“Balandra Breakfast” was taken in Trinidad back in June 2014. We went down to Balandra on the east coast of the island to spend some time at Uncle Bruce and Auntie Marguerites’s holiday home… relaxing with family. During the few days there, many of the extended Trinidad family, uncles and aunts, cousins, and their kids came down to spend some time with us, relaxing… or as they say in Trinidad, “limin’“. One morning, I captured this moment at the breakfast table. Uncle Bruce, head in the newspaper (actually was probably a tablet) checking the football and cricket scores, surrounded by my six kids and three of his grandchildren at the table. The moment happens to have captured the expressions on the kids’ faces just as killed one realises she’s killed a bug with the mosquito bat.

Kennedy Space Center

Kennedy Space Center (KSC) was one of our “theme-park” stops in our Christmas and New Year trek down to Florida.  We needed to get away from the cold of Southern Maryland, and wanted to take the kids to the see the Harry Potter worlds at the Universal theme-parks… but that’s a discussion for a different post.

So… we made our way down to KSC on Boxing Day, 2014, hoping to avoid the crowds that were expected to visit Universal.  We’d been to Universal on Christmas day, and speaking to the staff, they ALL said they were not looking forward to work the next day because it is the busiest day of the year for them… “wall-to-wall people”… “Black Friday for theme-parks”.  Anyway, that was somthing we were keen to avoid, so thought we’d explore KSC as it was less kid-orientated, a little bit of a drive for Orlando, and a nice way to break-up the trip and avoid theme-park overload.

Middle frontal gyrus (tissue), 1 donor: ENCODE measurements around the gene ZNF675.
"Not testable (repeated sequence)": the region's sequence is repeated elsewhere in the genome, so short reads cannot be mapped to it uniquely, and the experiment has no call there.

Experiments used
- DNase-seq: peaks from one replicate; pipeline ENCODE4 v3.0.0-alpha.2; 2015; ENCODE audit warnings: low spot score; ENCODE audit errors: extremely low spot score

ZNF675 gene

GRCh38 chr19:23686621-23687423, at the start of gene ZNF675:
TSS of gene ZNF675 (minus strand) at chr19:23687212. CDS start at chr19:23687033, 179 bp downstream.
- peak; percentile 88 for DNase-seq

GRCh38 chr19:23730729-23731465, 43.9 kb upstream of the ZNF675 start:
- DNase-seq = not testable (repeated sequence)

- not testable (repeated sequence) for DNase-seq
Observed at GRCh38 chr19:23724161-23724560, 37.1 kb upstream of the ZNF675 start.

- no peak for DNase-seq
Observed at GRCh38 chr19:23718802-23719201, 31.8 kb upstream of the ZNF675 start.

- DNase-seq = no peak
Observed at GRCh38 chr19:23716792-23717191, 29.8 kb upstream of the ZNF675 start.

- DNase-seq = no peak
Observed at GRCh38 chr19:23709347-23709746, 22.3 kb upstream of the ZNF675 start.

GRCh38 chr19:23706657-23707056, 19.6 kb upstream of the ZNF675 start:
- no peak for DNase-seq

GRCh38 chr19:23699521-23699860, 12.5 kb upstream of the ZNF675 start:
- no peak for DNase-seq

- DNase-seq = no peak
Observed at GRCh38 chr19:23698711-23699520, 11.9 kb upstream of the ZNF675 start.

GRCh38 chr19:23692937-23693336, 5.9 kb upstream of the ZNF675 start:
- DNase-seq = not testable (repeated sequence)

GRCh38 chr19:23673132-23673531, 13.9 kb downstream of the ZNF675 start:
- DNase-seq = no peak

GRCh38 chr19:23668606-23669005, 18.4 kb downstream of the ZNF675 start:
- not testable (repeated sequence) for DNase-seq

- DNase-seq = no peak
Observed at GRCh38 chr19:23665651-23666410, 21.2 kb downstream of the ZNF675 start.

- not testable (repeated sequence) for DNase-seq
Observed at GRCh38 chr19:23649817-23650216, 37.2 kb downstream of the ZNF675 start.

We got there a little later than we’d hoped, and by the time we did arrive, all the special tours had sold out, so we were limited to the standard entry package.  Though a little disappointed at the time, given the crowds, the time it took to see what we could see, we were probably lucky we didn’t spend extra for the other tours.

The kids seemed to enjoy themselves, though, not as much as they did at the other theme-parks, but I had fun, and was very pleased I got to see so much great NASA stuff.

City Lights & Blurred Reflections

City Lights & Blurred Reflections

This photo was taken for the 30 Seconds or More II Challenge over on and finished a respectable 9th (of 63). So, when #RoCur curator, Sarah @Stokely, put out a call for a photo of Melbourne for a blog for the @WeMelbourne, I was more than happy to offer it up… the least I could do to repay her for the honour it was being allowed to tweet under the @WeMelbourne handle for a week back in April.

Note: having a look at the image on my computer (as opposed to my phone), I really need to give Sarah a larger version of the photo.